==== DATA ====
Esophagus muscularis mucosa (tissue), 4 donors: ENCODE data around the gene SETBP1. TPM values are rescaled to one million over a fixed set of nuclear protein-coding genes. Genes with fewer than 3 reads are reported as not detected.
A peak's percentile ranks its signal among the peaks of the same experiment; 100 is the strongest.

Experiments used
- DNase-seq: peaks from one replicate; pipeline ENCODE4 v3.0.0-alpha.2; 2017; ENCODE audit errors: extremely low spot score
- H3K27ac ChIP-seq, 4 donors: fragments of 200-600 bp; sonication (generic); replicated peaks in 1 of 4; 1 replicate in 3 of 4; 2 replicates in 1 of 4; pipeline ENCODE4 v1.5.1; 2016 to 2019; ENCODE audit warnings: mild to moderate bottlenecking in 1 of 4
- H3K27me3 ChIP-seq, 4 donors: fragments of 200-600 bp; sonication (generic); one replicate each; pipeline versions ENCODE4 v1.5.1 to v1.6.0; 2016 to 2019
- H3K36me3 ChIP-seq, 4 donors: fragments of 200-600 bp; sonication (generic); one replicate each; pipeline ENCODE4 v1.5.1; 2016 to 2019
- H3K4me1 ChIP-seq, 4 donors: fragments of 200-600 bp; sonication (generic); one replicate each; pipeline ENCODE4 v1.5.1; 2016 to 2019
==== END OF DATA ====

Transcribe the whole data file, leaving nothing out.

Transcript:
Esophagus muscularis mucosa (tissue), 4 donors: ENCODE data around the gene SETBP1. TPM values are rescaled to one million over a fixed set of nuclear protein-coding genes. Genes with fewer than 3 reads are reported as not detected.
A peak's percentile ranks its signal among the peaks of the same experiment; 100 is the strongest.

Experiments used
- DNase-seq: peaks from one replicate; pipeline ENCODE4 v3.0.0-alpha.2; 2017; ENCODE audit errors: extremely low spot score
- H3K27ac ChIP-seq, 4 donors: fragments of 200-600 bp; sonication (generic); replicated peaks in 1 of 4; 1 replicate in 3 of 4; 2 replicates in 1 of 4; pipeline ENCODE4 v1.5.1; 2016 to 2019; ENCODE audit warnings: mild to moderate bottlenecking in 1 of 4
- H3K27me3 ChIP-seq, 4 donors: fragments of 200-600 bp; sonication (generic); one replicate each; pipeline versions ENCODE4 v1.5.1 to v1.6.0; 2016 to 2019
- H3K36me3 ChIP-seq, 4 donors: fragments of 200-600 bp; sonication (generic); one replicate each; pipeline ENCODE4 v1.5.1; 2016 to 2019
- H3K4me1 ChIP-seq, 4 donors: fragments of 200-600 bp; sonication (generic); one replicate each; pipeline ENCODE4 v1.5.1; 2016 to 2019